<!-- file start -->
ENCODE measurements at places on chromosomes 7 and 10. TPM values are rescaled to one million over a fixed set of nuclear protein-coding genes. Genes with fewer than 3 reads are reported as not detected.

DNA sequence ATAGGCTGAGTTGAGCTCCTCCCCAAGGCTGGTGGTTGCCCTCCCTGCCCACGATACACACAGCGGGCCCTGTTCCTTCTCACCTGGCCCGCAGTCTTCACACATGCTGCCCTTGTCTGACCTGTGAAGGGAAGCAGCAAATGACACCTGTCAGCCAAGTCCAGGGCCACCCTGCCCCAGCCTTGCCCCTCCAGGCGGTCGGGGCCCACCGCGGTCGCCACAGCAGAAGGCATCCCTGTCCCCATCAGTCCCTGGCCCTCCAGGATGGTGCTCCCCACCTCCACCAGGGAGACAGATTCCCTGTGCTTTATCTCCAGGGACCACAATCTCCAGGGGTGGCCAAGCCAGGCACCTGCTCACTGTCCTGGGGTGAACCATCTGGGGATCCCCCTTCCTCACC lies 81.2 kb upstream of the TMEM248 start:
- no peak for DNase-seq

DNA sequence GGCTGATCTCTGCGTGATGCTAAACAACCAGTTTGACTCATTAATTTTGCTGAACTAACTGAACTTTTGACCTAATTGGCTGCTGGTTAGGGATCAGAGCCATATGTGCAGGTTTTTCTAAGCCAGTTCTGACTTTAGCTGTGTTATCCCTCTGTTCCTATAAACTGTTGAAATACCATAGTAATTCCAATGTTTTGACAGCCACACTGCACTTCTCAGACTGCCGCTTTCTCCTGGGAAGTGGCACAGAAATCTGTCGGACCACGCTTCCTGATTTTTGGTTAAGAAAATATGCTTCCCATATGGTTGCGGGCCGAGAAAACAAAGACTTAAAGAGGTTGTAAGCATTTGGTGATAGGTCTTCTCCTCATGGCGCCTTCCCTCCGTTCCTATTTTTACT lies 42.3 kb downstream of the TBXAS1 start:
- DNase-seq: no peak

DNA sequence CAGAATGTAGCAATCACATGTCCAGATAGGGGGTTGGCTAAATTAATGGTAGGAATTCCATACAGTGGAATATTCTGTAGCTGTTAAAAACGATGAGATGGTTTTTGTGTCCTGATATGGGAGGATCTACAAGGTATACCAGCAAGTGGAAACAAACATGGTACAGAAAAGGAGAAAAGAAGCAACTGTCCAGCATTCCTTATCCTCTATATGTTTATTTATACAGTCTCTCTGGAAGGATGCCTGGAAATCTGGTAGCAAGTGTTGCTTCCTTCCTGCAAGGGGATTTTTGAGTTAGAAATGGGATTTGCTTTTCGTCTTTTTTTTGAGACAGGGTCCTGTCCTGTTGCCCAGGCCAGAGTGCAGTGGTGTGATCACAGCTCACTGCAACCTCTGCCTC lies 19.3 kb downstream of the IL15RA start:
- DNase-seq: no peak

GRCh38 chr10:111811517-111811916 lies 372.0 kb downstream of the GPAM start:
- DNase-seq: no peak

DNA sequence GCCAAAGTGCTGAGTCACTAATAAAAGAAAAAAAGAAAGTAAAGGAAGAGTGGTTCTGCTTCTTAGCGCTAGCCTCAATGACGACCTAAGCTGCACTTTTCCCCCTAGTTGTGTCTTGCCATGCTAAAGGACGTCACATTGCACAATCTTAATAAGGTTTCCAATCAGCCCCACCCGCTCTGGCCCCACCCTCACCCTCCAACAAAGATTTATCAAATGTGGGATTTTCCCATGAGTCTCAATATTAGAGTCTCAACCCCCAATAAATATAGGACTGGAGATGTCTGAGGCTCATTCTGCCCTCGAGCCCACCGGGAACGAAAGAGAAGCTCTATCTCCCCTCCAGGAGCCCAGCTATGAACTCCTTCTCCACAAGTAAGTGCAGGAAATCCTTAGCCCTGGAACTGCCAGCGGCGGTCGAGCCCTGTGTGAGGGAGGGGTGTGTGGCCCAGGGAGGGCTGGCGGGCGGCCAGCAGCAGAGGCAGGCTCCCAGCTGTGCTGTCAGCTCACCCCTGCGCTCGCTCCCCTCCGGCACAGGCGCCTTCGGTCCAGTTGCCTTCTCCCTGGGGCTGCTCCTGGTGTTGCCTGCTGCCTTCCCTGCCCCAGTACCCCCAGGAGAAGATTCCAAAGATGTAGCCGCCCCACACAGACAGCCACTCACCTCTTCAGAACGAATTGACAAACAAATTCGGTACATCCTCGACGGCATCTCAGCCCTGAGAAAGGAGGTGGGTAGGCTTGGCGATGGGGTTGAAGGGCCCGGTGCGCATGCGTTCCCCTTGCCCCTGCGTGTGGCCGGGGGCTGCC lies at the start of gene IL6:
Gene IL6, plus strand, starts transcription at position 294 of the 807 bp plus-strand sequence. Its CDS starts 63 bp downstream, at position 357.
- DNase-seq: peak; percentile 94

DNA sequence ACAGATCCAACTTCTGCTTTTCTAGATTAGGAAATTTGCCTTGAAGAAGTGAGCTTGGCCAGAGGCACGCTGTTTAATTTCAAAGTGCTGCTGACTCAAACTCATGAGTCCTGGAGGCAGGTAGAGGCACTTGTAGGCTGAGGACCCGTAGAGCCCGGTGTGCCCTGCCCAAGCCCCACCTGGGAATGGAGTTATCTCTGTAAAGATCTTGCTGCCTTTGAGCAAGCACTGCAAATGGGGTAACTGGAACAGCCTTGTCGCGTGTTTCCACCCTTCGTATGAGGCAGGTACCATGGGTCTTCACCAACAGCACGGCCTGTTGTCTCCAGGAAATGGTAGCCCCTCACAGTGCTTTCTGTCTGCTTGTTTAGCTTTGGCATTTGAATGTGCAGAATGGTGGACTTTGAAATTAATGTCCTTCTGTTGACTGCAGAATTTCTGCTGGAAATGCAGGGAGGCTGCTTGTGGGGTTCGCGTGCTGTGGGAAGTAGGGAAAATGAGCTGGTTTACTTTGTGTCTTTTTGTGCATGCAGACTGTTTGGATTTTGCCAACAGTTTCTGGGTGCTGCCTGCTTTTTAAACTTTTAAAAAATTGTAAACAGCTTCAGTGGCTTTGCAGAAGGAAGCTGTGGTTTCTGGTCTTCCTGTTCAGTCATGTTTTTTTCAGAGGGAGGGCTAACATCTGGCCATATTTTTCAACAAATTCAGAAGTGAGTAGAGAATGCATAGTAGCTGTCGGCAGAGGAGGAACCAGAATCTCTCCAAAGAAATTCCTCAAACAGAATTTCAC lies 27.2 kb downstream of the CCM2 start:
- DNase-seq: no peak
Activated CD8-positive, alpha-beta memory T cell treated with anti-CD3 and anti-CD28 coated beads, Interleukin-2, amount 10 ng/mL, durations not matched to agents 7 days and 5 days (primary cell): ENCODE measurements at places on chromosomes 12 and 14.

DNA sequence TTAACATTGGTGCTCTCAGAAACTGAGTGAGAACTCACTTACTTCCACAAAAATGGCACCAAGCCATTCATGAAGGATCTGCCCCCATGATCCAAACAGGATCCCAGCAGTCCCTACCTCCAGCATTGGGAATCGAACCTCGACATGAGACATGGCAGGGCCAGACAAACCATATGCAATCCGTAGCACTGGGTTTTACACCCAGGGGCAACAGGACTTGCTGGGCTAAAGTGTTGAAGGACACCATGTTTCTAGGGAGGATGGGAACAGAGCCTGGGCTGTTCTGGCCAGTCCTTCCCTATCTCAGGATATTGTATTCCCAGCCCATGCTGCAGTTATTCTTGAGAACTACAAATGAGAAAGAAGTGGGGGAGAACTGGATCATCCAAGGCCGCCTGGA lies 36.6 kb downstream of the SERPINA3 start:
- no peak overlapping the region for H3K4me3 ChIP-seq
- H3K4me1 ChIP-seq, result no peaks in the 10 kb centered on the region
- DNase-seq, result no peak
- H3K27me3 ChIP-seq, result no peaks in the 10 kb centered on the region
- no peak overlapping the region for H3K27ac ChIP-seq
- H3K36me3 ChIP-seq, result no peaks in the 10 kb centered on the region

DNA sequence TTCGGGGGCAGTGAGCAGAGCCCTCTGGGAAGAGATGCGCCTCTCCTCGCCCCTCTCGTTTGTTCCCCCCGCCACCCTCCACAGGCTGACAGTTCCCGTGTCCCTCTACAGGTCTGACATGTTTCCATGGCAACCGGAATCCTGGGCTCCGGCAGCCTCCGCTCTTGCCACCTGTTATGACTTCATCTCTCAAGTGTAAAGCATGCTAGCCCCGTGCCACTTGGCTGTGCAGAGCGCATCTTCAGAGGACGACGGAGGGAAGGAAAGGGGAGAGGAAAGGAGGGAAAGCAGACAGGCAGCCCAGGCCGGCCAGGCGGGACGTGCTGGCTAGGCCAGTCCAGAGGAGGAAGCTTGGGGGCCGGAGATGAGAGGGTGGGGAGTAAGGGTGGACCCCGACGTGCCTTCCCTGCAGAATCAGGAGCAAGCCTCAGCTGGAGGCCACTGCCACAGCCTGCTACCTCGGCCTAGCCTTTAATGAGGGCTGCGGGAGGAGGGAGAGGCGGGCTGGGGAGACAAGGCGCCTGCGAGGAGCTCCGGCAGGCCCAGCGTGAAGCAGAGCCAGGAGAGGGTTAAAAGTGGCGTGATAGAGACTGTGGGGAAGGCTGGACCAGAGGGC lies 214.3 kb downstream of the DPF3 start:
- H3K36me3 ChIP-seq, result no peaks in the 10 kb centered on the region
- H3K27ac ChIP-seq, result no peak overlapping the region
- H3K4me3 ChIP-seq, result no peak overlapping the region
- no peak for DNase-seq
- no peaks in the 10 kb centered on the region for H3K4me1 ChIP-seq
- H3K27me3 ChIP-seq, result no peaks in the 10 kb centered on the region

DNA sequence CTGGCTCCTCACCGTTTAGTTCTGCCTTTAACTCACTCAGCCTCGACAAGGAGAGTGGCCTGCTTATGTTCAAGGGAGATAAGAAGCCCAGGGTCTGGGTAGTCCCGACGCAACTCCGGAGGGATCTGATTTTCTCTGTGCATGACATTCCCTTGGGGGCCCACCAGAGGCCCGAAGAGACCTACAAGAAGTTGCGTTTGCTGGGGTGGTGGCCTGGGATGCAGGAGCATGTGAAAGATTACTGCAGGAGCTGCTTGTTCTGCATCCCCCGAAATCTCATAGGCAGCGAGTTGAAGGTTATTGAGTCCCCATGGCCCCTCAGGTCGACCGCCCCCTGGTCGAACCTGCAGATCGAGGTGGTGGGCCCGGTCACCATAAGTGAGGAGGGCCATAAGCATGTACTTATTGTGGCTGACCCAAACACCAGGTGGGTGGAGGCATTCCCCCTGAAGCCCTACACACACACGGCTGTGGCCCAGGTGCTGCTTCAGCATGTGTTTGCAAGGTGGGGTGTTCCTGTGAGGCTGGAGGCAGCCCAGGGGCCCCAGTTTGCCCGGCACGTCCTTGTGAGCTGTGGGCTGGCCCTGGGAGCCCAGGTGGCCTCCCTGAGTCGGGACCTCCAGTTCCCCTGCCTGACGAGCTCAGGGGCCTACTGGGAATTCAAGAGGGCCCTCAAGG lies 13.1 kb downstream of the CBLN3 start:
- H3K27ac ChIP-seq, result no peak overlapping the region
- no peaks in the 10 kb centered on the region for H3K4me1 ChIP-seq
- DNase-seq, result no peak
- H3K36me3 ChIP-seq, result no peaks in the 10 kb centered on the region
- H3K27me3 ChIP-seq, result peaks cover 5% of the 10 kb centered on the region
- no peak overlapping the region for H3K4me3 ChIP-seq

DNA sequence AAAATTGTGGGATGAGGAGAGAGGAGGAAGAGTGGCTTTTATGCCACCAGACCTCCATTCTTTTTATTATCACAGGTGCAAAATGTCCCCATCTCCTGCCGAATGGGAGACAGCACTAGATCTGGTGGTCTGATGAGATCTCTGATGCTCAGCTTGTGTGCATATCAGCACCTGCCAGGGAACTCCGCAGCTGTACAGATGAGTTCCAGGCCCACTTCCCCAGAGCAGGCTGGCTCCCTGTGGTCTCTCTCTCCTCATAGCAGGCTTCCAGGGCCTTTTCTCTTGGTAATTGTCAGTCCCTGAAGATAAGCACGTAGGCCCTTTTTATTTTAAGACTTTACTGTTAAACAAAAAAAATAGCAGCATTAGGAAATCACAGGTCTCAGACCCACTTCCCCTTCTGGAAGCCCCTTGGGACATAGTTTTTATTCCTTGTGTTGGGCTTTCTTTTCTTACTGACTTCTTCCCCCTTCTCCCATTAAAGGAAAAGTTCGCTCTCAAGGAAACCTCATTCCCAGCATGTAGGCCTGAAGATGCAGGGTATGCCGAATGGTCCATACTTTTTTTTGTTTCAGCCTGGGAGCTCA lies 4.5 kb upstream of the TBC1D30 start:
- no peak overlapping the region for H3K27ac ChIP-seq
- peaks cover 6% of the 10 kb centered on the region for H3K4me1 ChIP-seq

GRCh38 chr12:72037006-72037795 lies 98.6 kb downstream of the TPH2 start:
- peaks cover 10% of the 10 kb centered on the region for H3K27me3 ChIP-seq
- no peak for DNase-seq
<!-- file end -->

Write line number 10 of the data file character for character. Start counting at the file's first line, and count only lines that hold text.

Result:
DNA sequence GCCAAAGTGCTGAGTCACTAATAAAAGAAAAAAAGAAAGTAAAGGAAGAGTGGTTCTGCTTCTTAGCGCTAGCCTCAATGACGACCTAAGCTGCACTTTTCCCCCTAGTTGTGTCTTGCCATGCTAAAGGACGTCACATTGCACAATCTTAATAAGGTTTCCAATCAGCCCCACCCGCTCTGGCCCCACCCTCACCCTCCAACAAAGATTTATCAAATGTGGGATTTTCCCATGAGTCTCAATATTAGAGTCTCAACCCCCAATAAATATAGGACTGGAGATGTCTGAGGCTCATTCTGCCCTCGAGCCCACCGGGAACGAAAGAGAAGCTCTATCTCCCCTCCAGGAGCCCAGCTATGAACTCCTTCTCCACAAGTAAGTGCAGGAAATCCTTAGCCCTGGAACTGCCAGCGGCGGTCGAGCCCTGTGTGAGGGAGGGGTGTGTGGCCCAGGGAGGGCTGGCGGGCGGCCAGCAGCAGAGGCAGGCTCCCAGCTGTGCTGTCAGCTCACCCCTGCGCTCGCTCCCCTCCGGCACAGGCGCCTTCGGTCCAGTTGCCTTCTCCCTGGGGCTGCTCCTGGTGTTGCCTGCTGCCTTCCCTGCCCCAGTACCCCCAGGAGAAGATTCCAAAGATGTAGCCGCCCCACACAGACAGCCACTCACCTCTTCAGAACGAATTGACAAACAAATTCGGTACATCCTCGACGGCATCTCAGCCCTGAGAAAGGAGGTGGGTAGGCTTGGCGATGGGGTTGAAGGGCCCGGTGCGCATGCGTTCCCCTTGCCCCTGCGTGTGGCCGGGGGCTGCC lies at the start of gene IL6: